Status anxiety

The subtle art of showing off at work

9 December 2017

9:00 AM

9 December 2017

9:00 AM

This has been an interesting year for me. Back in January, I took up a full-time job as director of New Schools Network, the free schools charity, and it’s the first time I’ve worked in an office since parting company with Vanity Fair 20 years ago. It has taken a bit of getting used to.

Until I took this job, I used to work out of a shed at the bottom of my garden. It is not so much a ‘man cave’ as a ‘Toby cave’. The walls are covered with egocentric tat — framed newspaper cartoons, posters of plays I’ve written, pictures of me with famous people, etc. It’s all pretty dog-eared and mildewed, but it serves its purpose which is to let visitors know, in a way which isn’t too obviously vainglorious, what a Big Swinging Dick I am.

When I first arrived at NSN I discovered that my predecessor, Nick Timothy, had based himself at the end of a row of desks — that is, he didn’t even have his own office. That wouldn’t do at all. There were two self-enclosed cubicles overlooking the open-plan space, but one was occupied by the finance director and the other by a separate education charity. I say ‘education charity’ but, in fact, it was just a bloke called Mike with a laptop and a phone. When I discovered he wasn’t paying any rent I switched places with him and took possession of it. It wasn’t much of an improvement. This cubicle had become a dumping ground for unwanted office furniture, not to mention cardboard boxes full of things like envelopes and sticky labels. For the first three months I was too timid to ask anyone to clear it out.

Eventually, the office manager took pity on me and arranged for ‘maintenance’ to remove it, leaving a desk, a swivel chair, a table and a bookshelf. Oh, and a huge black cabinet full of computer equipment that makes a loud humming noise. This cubicle is also known as ‘the server room’, which is why no NSN employee had sought to occupy it before now.


OK, so I had managed to commandeer an office, which means I could start decorating it with some high-status indicators. But what? I consulted Caroline and she suggested I put a framed picture of my children on my desk. ‘It’ll make you look human,’ she said.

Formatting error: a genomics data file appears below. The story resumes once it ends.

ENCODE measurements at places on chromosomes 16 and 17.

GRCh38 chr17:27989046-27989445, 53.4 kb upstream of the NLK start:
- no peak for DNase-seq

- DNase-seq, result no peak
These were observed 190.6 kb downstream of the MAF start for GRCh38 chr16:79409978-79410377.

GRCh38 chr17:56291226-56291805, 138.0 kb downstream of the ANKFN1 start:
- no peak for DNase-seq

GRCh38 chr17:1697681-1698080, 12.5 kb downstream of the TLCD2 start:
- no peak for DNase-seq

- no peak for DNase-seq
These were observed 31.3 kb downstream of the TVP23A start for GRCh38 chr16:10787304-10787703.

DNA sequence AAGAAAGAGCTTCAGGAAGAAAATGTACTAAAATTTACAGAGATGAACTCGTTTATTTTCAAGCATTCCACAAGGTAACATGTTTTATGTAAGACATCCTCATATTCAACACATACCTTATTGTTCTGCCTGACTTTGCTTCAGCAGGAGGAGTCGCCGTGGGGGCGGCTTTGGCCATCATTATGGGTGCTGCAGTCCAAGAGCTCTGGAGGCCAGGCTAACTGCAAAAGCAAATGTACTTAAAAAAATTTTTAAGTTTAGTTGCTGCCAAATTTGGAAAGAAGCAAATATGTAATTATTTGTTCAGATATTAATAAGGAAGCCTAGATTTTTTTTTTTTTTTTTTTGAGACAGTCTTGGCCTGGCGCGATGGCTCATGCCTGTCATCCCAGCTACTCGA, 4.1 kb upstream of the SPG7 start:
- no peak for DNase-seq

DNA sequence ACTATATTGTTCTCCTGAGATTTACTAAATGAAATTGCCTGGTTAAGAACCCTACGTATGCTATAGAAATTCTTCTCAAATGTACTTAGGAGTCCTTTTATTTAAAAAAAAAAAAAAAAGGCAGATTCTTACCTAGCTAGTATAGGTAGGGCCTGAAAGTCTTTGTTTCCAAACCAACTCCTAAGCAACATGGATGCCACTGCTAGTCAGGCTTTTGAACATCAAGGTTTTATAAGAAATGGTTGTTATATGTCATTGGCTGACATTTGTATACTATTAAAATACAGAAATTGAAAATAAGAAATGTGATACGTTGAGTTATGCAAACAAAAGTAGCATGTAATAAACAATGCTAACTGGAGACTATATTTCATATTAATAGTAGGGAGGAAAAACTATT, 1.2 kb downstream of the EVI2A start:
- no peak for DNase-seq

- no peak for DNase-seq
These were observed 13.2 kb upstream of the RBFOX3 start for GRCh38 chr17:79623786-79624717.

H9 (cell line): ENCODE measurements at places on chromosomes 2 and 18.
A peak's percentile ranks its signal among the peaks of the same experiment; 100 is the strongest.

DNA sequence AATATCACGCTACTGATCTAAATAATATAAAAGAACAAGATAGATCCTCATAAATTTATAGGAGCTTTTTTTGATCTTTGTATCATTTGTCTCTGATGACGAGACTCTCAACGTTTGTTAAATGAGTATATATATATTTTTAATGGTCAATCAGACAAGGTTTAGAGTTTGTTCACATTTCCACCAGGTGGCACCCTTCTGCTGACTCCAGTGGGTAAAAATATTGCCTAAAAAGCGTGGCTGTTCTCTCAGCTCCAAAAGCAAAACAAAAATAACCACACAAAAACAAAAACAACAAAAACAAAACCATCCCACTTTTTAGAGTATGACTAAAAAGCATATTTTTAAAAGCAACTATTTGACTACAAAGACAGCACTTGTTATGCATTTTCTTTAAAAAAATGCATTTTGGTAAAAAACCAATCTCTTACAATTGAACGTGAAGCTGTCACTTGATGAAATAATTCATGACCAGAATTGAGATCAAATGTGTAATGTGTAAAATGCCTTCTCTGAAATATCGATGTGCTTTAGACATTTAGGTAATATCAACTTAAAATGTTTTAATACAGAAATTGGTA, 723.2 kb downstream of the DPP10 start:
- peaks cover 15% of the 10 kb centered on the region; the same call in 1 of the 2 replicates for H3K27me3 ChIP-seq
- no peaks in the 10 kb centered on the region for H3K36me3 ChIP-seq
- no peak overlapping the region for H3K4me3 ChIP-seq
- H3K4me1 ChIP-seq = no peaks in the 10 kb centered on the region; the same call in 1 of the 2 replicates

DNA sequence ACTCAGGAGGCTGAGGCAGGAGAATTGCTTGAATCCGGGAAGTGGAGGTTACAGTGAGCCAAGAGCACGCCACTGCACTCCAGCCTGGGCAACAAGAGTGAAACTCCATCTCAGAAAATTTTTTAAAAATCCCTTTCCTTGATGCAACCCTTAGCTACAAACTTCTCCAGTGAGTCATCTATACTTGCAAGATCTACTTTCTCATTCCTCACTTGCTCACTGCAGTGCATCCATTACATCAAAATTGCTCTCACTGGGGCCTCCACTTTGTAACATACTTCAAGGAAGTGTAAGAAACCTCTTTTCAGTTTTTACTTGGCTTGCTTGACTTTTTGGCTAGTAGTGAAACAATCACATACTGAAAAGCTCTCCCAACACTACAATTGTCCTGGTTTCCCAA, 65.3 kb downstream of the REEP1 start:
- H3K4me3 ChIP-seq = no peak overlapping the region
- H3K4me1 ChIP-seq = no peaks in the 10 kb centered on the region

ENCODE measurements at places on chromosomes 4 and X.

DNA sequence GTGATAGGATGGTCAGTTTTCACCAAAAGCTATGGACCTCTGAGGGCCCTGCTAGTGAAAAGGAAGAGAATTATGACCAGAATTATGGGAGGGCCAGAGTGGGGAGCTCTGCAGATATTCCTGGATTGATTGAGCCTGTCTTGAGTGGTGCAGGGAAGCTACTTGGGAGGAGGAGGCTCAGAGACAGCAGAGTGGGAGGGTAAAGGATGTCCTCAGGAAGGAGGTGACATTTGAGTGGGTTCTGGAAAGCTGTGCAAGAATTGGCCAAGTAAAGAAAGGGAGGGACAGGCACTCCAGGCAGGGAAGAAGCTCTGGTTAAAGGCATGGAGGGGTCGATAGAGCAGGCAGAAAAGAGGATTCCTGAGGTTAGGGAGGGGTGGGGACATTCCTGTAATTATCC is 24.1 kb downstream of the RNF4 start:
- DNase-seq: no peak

All well and good, but not up there with the picture of Jim Carrey and me at the 1996 Vanity Fair Oscars party that has pride of place in my shed. So I also put up a photograph of the first 240 pupils admitted to the West London Free School, which seemed appropriate and not too boastful. The problem is, you need a magnifying glass to spot me beaming proudly in the front row. Did I dare put up any of my other trophies?

The stuffed deer’s head probably wasn’t a good idea, what with most NSN employees being female, under 30 and unlikely to be impressed by my stalking exploits. And I didn’t fancy schlepping across London with my grandfather’s first world war cavalry sword from his posh regiment. I know the Met Police have been ordered by Sadiq Khan to abandon stop-and-search and concentrate on stamping out ‘racist hate crimes’, such as waving a Union Jack, but it’s 2ft long.

At first, I confined myself to just having a ‘trophy row’ on the bookshelf rather than a ‘trophy wall’. This contained a few copies of my books, the DVD of How to Lose Friends & Alienate People, the last four issues of Spectator Life, etc. But the drawback was that visitors to my office had to crane their necks to see it. It didn’t jump out at them and say, ‘This guy is a SUCCESS.’ And after a few awkward attempts I realised I couldn’t emerge from behind my desk, stroll casually over to the bookshelf and pull out one of my books to look something up without seeming like a total plonker. (Come to think of it, that’s probably unavoidable.)

In the end, I settled on a giant movie poster of How to Lose Friends & Alienate People. It covers almost an entire wall, so you really can’t miss it. The fact that it bears the legend ‘The true story of a real idiot’ is perfect because it enables me to pretend it’s self-deprecating. ‘Oh yes,’ I chuckle, when people ask about it. ‘It’s the movie that got made about my failure to take Manhattan. Bit embarrassing really.’ They’re not fooled, obviously, and nor do I intend them to be.

But, ultimately, it’s not quite enough. My ego is so gargantuan it won’t be satisfied until every last scrap of self-aggrandising memorabilia has been transferred to my new office.

Subscribe to The Spectator Australia today for a quality of argument not found in any other publication. Get more Spectator Australia for less – just $20 for 10 issues


Show comments
Close